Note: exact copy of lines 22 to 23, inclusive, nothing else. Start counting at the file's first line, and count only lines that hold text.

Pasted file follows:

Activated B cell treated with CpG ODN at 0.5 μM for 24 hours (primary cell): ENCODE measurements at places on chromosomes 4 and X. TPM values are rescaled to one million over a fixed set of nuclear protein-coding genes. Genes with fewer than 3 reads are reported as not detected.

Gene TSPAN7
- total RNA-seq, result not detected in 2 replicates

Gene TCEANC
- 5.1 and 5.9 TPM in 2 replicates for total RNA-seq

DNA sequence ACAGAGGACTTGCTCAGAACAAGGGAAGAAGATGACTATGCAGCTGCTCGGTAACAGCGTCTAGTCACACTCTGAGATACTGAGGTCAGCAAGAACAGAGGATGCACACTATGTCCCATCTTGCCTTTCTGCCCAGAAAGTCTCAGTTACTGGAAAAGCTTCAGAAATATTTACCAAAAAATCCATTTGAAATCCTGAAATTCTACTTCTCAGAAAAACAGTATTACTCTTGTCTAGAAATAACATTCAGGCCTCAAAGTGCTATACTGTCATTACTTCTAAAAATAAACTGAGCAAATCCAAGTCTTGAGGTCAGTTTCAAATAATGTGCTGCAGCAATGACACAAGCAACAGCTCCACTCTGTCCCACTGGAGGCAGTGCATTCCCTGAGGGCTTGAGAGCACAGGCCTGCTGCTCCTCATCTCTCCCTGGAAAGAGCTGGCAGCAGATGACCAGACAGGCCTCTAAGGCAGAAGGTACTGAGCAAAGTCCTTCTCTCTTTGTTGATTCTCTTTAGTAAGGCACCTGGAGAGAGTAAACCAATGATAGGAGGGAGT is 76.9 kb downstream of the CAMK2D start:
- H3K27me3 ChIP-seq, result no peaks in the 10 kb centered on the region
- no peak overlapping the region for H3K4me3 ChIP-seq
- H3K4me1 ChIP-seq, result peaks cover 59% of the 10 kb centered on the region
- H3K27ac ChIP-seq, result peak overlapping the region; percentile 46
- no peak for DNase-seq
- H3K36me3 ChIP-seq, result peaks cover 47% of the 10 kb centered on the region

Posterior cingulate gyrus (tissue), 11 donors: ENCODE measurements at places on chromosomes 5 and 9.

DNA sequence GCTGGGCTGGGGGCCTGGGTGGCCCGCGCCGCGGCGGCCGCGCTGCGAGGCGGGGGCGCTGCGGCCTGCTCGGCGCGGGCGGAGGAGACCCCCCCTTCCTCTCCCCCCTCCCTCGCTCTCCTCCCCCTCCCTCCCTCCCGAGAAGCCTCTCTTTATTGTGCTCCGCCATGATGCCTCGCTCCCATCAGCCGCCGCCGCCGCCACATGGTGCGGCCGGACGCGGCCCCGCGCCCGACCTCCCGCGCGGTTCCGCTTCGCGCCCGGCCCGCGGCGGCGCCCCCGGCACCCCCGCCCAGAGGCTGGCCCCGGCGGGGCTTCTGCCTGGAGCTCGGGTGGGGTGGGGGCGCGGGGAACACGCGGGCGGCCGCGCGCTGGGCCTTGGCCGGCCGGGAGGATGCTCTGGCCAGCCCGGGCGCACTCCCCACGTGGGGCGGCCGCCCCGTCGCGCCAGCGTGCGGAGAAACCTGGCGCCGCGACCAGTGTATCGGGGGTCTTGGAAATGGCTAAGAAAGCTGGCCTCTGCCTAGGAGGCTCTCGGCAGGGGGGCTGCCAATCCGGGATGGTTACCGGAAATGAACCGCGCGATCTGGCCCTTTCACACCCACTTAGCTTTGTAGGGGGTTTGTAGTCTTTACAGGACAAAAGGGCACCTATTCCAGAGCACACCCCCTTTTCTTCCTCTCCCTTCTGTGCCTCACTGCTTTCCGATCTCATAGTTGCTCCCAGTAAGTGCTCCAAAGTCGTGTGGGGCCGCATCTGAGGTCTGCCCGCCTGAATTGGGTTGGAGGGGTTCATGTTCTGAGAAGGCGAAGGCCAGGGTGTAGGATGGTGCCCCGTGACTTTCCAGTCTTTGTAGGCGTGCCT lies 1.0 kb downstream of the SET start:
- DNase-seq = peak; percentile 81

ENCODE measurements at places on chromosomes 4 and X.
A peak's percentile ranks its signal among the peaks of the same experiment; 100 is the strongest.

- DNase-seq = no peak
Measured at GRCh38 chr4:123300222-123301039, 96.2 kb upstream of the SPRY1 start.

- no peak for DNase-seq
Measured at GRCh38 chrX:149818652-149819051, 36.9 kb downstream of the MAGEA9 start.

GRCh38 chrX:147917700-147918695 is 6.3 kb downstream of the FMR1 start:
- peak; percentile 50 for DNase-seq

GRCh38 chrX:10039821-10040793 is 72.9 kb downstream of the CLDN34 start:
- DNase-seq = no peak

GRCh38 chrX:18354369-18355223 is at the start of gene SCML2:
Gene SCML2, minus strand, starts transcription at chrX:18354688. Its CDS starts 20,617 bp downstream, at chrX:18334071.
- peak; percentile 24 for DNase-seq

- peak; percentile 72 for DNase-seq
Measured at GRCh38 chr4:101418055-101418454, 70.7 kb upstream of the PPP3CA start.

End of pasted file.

GRCh38 chrX:147917700-147918695 is 6.3 kb downstream of the FMR1 start:
- peak; percentile 50 for DNase-seq